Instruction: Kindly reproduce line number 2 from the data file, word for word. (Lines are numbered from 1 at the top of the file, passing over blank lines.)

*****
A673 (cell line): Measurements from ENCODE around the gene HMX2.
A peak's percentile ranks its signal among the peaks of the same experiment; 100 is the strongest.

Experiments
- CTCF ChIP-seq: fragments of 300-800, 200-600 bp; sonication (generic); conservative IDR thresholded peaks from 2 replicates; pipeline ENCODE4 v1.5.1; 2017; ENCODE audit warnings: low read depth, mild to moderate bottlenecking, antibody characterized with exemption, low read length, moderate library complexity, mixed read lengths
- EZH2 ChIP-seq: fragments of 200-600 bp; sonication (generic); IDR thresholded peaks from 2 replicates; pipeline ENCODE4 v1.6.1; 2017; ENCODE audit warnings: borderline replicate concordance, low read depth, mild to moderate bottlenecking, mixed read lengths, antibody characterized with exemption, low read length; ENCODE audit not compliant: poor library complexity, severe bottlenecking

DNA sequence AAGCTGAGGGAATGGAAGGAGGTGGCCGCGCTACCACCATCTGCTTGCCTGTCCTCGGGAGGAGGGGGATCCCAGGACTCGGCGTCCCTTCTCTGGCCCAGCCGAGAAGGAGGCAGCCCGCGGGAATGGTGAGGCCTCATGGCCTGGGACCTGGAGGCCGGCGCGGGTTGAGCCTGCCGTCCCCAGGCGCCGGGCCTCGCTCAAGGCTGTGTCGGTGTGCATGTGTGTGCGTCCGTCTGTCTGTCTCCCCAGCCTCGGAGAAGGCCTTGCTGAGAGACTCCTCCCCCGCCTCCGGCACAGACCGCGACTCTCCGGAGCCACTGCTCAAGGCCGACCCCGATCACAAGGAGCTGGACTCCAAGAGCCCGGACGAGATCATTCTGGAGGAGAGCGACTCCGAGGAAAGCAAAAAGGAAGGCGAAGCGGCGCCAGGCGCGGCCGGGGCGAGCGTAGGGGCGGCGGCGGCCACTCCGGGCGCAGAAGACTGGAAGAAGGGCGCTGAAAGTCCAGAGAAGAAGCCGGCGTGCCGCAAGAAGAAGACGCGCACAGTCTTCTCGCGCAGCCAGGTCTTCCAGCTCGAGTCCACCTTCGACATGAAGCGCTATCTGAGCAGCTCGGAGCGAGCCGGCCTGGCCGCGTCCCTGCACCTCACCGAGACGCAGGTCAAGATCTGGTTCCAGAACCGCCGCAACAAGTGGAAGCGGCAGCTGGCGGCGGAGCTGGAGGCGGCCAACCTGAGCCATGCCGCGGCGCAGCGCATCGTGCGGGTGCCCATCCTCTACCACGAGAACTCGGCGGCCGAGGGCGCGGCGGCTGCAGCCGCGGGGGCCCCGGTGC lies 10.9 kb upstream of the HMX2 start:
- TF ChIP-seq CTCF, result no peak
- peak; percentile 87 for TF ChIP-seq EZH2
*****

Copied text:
A peak's percentile ranks its signal among the peaks of the same experiment; 100 is the strongest.